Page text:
This has not just been to the benefit of large multi-national organisations, it has provided the opportunity for all sizes and types of businesses to sell, work and establish a presence within new and growing markets. Graham Wylie, Steljes, explains how IT has revolutionised engineering design company Cundall's approach to operating effectively in today’s global marketplace.
Not only has globalisation fuelled unprecedented levels of growth and wealth creation, it has also created new challenges in effectively operating and running a business that has multiple offices and a customer base that is spread across the world.
We now operate in a 24-hour global economy where instant communication is a basic currency of doing business. As soon as one market shuts another one opens and trading continues; it simply does not stop.
As well as seriously impacting the work-life balance of the majority, it has created a sense of immediacy where having to wait for a significant amount of time for a response or for something to be delivered is not an option for a company that wants to stay in business.
The development of a more 'agile' approach to working is a direct product of this. Initially founded on the basis of creating new software development methodologies for the modern economy, its central principles are based on a core set of simple values; the desire to see individual interactivity over processes and tools, the championing of working software over comprehensive documentation, the belief in continual collaboration with the customer rather than negotiation, and the ability to rapidly respond to change rather than being constrained by a formulaic and stringent plan.
This has acted as a catalyst for the development of distributed and dynamic agile working teams; the equivalent of corporate special forces, that can react immediately to customer demands to deliver specific projects anywhere in the world and at any time in order to meet the demands of globalisation.
In 2003 Cundall embarked upon its own growth strategy to access this global marketplace. Not wanting to follow the multinational model with distinct national operating companies that ruled for much of the 20th century, Cundall decided to develop an integrated, co-dependent, single global operation able to respond to business anywhere in the world, from anywhere in the world.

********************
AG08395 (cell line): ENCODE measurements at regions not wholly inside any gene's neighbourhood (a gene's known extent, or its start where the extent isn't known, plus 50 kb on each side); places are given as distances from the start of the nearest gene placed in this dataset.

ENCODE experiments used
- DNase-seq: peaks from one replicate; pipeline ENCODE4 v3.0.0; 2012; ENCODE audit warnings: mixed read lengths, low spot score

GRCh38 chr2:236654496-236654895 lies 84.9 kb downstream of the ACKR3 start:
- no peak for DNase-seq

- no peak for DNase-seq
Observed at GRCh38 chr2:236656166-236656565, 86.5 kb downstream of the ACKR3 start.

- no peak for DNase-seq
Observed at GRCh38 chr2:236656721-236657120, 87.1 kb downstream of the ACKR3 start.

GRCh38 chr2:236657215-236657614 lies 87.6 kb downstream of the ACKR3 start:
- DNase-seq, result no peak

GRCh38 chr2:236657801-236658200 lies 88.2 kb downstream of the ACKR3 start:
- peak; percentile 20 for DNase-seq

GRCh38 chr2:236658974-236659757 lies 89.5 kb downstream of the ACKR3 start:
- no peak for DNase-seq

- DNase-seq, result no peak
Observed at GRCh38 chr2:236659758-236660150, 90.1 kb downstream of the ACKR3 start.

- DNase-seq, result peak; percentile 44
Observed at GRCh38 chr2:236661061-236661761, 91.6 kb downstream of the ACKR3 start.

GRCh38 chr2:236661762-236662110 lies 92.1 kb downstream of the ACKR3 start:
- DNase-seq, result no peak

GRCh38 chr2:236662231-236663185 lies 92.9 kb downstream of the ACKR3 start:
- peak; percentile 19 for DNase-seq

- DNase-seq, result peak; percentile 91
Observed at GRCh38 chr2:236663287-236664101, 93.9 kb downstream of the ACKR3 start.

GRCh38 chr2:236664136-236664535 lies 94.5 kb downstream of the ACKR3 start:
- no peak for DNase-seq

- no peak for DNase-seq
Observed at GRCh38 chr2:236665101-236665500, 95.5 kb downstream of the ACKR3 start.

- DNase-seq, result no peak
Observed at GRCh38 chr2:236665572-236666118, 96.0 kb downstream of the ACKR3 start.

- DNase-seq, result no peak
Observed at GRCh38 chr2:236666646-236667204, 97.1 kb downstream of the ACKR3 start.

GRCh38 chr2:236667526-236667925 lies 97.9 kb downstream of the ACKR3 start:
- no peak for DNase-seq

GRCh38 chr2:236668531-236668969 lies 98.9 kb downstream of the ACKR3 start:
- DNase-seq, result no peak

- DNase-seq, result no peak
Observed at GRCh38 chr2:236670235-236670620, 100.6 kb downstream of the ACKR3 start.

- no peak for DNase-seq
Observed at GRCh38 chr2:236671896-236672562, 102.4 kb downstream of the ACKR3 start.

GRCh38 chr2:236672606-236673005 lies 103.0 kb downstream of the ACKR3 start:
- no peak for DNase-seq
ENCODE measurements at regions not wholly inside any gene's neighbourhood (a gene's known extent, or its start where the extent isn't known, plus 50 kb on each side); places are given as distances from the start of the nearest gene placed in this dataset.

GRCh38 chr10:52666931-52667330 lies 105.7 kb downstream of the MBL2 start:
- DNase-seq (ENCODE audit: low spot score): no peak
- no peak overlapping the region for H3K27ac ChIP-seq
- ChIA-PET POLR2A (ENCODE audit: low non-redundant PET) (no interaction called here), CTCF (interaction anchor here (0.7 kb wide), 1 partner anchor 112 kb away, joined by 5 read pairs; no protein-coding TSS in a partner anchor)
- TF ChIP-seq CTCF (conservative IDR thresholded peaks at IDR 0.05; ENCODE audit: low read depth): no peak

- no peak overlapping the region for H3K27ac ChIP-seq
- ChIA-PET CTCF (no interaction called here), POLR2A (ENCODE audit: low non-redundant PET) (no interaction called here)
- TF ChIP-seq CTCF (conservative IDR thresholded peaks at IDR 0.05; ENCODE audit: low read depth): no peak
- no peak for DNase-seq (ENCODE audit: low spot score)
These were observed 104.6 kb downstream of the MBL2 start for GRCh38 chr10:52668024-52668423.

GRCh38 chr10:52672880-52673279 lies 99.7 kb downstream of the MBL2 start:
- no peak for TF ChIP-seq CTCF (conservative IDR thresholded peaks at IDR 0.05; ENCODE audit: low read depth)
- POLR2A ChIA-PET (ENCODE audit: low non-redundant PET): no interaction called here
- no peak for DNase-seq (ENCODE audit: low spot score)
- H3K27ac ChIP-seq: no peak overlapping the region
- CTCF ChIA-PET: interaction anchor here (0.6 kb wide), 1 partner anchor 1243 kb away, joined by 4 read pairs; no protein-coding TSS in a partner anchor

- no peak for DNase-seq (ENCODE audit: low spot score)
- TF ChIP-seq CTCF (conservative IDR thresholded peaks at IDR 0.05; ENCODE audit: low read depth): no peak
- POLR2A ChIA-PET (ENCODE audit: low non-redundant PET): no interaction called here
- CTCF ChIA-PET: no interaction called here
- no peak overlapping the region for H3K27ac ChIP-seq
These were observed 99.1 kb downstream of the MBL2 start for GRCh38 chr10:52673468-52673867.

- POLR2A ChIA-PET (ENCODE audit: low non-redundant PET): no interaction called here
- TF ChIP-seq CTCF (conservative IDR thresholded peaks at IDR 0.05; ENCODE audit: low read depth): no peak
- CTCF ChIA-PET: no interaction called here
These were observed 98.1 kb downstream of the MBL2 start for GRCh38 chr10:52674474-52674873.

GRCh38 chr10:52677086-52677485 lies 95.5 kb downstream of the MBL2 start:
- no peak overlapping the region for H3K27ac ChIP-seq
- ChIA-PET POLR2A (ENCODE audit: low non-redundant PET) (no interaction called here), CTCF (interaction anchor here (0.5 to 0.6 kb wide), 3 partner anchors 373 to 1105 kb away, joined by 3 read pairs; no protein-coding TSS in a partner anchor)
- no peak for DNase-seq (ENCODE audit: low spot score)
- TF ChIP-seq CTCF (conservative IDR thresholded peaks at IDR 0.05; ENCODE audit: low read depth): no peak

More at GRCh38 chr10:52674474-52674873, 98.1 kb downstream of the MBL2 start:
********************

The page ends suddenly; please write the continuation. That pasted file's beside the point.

Every project is unique and to ensure that the outcome of any design matches the client's vision in terms of function, efficiency and visual impact, it is critical that the company draws on the design, experience and knowledge of all team members. Limiting themselves to the resource in one particular office or region seemed short sighted.
They recognised that central to the success of this strategy was the ability to maintain effective communications between geographically distributed teams and not lose the high levels of dynamism, creativity and interactivity that remain central to the organisation's approach.
For many companies with multiple locations and a dispersed client-base, a heavy carbon footprint is a sacrifice that has to be made, as it seems there is no alternative solution or replacement to face-to-face interaction. However sustainability is at the heart of Cundall's operation and a core competency, therefore the environmental impact of travel, as well as the inherent cost and associated inefficiencies of 'being on the move', had to be kept to a minimum.